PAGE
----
Guest Column with Nitin Agarwal – AI Deepfakes: March 2024

A headshot of an Indian man in a gray plaid suit with a red tie. The background is light blue with spots of light.



Whose truth are you looking at?

Nitin Agarwal, Ph.D., Maulden-Entergy Chair and Distinguished Professor of Information Science, Director, Collaboratorium for Social Media and Online Behavioral Studies (COSMOS), University of Arkansas at Little Rock

AFTER MONTHS OUT of the public eye following surgery, Kate, the Princess of Wales, appeared smilingly with her children in a photograph that was widely distributed by world news agencies. But soon people started questioning the picture: What’s up with her distorted looking hand against her cuff? Why are her fingers so fuzzy against her son’s sweater? Media outlets began questioning the photo they had distributed, and soon asked recipients not to continue publishing it.

Eventually, an expert on photo retouching was brought in, and he announced that the picture contained “numerous…manipulations easily visible.”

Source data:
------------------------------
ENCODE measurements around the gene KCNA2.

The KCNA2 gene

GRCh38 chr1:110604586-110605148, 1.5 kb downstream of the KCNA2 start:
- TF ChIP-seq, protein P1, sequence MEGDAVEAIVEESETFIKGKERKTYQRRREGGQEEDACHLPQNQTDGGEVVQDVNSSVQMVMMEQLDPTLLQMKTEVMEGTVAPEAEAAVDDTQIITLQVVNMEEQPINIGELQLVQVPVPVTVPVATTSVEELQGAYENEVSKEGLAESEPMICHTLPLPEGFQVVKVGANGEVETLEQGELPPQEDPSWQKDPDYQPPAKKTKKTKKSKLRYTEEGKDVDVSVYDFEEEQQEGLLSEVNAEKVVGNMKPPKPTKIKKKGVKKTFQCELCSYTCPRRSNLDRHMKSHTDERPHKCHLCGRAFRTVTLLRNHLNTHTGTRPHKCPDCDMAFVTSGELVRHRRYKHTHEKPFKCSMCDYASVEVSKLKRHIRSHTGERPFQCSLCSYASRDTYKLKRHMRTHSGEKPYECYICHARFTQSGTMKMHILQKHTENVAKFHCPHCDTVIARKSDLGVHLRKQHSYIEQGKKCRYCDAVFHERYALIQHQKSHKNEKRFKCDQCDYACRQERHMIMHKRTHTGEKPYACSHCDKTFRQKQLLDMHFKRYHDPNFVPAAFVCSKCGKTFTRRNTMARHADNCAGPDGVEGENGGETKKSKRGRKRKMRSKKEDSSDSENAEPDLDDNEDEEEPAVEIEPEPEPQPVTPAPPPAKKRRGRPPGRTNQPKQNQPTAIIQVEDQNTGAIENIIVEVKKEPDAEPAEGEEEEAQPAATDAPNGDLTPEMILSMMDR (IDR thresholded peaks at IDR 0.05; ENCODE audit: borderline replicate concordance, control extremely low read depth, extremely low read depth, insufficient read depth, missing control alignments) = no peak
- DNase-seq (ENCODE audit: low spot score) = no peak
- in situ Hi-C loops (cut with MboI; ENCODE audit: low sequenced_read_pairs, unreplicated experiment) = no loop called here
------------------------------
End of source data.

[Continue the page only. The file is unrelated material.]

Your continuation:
It turned out that this was just another example of innocent human vanity, of Kate’s doing a bit of understandable photo editing before releasing the picture. But the flap over the image underscored where we are today: With the increasing capabilities of Artificial Intelligence, what’s real and what’s not? Can anybody trust anything anymore?

We have been moving, imperceptibly, in this direction for years. Ever since the arrival of smartphones, we’ve all seen how images can be enhanced and improved. We can increase brightness, increase contrast, and make all sorts of touch-ups on our photos and videos. But that was the limit to these tools previously. Now, with the advent of AI in advanced models like adversarial neural networks or generative adversarial networks (GANs), these technologies have automated that process of image or video manipulation to the extent that they can even create new ones out of the blue.